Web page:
February 28, 2017
February 28, 2017
Submitted by Peter Herdrich
The principal effort by the United Nations to rationalize and strengthen national legal systems for the protection of cultural heritage received a significant boost at an event on February 28 in New York City. Called “Promoting and Strengthening the International Legal Framework for the Protection of Cultural Heritage – The 1995 UNIDROIT Convention and other relevant legal instruments and initiative,” the permanent missions of Italy and Cyprus and the International Institute for the Unification of Private Law (UNIDROIT) co-organized the effort.
In a crowded Conference Room Six at UN headquarters, featured speakers from Cyprus, the Council of Europe, INTERPOL, UNESCO, the United Nations Office
on Drugs and Crime, and UNIDROIT listened as Ambassador Inigo Lambertini, Deputy Permanent Representative of Italy to the United Nations opened the proceedings. Ambassador Lambertini introduced the 1995 UNIDROIT Convention on Stolen or Illegally Exported Cultural Objects, the principal focus of the presentation. The first keynote speaker, UNIDROIT Secretary General José Angelo Estrella-Faria, outlined efforts to encourage UN member states to ratify the 1995 UNIDROIT Convention.
The Secretary General is well-known to the Antiquities Coalition. He joined us in Jordan in September 2016 for our second regional #CultureUnderThreat conference in Amman, effectively promoting the need for harmonization of domestic legal systems to create a more effective response to looting and the illicit trade to the assembled MENA ministerial representatives.
At the UN, he focused on legal frameworks that rationalize prevention and restitution statues among nations. He also discussed the issues of compensation in the case of good faith purchase, burden of proof and the responsibilities of the purchaser to actively pursue due diligence, and time limits on legal statues. Because these issues are not treated in a uniform manner across nations, the UNIDROIT effort is a strong step in the fight for cultural heritage preservation. The Secretary-General told me that there are currently thirty-seven nations that had ratified the UNIDROIT Convention.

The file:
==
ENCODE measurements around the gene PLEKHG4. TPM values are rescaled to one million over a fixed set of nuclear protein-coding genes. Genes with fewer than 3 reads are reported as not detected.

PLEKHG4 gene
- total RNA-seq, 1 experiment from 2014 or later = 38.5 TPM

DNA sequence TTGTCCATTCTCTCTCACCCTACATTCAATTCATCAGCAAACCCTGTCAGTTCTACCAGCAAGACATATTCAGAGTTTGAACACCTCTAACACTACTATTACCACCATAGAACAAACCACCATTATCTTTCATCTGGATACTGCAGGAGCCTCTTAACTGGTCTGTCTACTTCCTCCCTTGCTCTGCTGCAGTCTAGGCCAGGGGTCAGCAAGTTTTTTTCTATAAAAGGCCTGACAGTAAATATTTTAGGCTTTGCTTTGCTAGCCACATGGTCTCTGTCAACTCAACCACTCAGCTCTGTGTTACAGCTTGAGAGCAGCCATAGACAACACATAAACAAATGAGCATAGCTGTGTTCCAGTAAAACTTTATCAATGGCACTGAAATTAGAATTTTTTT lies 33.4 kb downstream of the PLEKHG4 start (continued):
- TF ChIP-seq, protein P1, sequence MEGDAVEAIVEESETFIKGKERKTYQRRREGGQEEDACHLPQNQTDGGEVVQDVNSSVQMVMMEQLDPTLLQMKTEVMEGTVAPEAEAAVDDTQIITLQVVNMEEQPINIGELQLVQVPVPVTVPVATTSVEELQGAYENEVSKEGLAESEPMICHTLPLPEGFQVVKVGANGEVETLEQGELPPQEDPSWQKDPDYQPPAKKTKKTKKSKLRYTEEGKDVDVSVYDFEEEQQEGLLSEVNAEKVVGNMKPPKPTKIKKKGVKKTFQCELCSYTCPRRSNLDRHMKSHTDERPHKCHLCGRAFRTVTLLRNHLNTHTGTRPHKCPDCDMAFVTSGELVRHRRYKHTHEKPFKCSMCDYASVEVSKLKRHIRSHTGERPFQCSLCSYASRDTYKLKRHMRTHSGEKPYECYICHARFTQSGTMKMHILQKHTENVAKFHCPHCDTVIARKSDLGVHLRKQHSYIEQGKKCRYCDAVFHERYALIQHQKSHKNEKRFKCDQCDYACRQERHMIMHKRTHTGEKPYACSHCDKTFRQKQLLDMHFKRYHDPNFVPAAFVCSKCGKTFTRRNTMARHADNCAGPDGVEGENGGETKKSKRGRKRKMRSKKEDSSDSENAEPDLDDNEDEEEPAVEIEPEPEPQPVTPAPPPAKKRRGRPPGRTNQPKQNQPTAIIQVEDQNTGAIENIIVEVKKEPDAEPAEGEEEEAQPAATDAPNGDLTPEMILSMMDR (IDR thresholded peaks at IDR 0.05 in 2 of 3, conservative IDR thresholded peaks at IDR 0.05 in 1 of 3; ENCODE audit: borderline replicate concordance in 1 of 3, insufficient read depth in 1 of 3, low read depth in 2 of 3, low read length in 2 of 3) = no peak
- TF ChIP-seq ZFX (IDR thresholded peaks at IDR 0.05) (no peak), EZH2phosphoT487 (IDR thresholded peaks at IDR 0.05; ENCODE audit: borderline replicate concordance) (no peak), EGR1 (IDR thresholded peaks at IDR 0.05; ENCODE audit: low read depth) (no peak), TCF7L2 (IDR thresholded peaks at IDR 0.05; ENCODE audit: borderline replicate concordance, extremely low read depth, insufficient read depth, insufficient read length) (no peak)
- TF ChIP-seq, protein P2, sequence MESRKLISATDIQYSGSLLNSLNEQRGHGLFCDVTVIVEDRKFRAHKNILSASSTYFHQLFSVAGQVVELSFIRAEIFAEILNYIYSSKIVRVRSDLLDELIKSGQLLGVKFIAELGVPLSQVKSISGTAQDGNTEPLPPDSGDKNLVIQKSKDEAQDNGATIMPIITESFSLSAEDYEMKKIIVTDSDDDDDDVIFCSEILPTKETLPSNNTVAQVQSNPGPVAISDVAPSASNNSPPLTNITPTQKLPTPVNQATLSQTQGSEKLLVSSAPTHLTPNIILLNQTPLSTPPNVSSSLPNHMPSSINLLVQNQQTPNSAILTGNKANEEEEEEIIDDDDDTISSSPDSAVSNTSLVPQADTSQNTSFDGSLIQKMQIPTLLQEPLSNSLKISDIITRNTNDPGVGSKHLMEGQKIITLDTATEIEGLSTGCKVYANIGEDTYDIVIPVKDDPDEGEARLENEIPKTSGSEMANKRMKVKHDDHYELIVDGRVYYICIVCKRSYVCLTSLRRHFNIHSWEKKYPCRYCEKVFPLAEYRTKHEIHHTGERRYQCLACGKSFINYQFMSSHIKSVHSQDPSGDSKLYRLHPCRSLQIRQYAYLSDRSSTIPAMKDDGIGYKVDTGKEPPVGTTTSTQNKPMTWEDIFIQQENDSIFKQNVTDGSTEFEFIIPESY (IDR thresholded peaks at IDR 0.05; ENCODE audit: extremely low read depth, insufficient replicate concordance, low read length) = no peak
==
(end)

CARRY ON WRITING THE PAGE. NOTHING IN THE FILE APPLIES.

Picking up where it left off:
Other speakers shared significant developments in the effort to combat looting. The other keynote speaker, HE Gabriella Battaini-Dragoni, Deputy Secretary General of the Council of Europe, informed the participants that a new convention was currently under negotiation at the Council that will criminalize offenses related to cultural property.
Other speakers included Gilles Dutertre, Senior Trial Lawyer at the International Criminal Court, who joined by web link from The Hague, and discussed the significance of the Al Mahdi case. Ahmad al Faqi Al Mahdi, an alleged member of Ansar Eddine, a movement associated with Al Qaeda in the Islamic Maghreb, was found guilty of the war crime of intentionally directing attacks against religious and historic buildings in Timbuktu, Mail in 2012. Marie-Paule Roudil of UNESCO, spoke about the need to encourage international cooperation and promote popular awarenss; UNODC’s Yu Ping Chan remarked about the importance of national efforts to criminalize illicit trafficking and noted the large number of members states in attendance; and Emmanuel Roux of INTERPOL stressed the resources his organization has available, including the importance of inventories and INTERPOL’s effort in creating the Works of Art Database.
During a discussion led by the Italian Mission’s Legal Advisor and principal expert on cultural heritage issues, Judge Luigi Marini, (left, center) two significant issues received attention. UNIDROIT, Italy, and Cyprus announced the establishment of a task force with the goal of encouraging wider ratification of the 1995 UNIDROIT Convention by member states. It will convene
annually in New York. Also launching soon is the UNIDROIT Convention Academic Project, which will support the task force. We also wish to thank Judge Marini for his generous comments about the Antiquities Coalition from the podium, citing the AC as “our longtime partners” in efforts to energize the UN’s world community in the fight against cultural racketeering.
Peter Herdrich is the Co-founder of the Antiquities Coalition.
Photos copyright by the Antiquities Coalition. All rights reserved.
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